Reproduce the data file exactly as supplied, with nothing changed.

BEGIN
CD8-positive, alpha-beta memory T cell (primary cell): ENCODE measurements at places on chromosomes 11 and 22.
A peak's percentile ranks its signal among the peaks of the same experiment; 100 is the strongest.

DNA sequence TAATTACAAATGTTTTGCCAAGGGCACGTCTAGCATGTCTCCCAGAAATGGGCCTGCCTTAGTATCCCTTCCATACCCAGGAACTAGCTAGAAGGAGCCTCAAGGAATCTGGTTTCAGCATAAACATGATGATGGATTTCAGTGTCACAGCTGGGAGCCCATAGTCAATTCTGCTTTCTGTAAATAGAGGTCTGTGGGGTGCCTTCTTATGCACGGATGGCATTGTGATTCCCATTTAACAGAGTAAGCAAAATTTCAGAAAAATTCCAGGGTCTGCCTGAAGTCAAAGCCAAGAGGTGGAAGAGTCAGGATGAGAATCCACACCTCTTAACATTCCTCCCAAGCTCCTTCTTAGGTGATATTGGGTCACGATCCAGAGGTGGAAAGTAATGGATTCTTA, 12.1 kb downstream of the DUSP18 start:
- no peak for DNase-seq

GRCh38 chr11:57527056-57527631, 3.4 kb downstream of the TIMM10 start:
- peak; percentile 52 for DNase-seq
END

CD8-positive, alpha-beta memory T cell (primary cell): ENCODE measurements at places on chromosomes 11 and 22.
A peak's percentile ranks its signal among the peaks of the same experiment; 100 is the strongest.

DNA sequence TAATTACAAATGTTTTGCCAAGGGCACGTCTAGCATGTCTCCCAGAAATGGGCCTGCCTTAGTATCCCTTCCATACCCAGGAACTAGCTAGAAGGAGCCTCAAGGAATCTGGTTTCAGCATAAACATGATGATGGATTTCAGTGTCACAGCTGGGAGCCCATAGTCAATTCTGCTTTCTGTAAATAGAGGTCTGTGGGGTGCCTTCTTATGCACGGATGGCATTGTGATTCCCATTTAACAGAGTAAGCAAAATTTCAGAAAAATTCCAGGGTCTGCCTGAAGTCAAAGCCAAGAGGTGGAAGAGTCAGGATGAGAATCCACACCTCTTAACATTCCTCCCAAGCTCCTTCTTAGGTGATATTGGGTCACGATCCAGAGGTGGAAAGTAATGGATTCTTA, 12.1 kb downstream of the DUSP18 start:
- no peak for DNase-seq

GRCh38 chr11:57527056-57527631, 3.4 kb downstream of the TIMM10 start:
- peak; percentile 52 for DNase-seq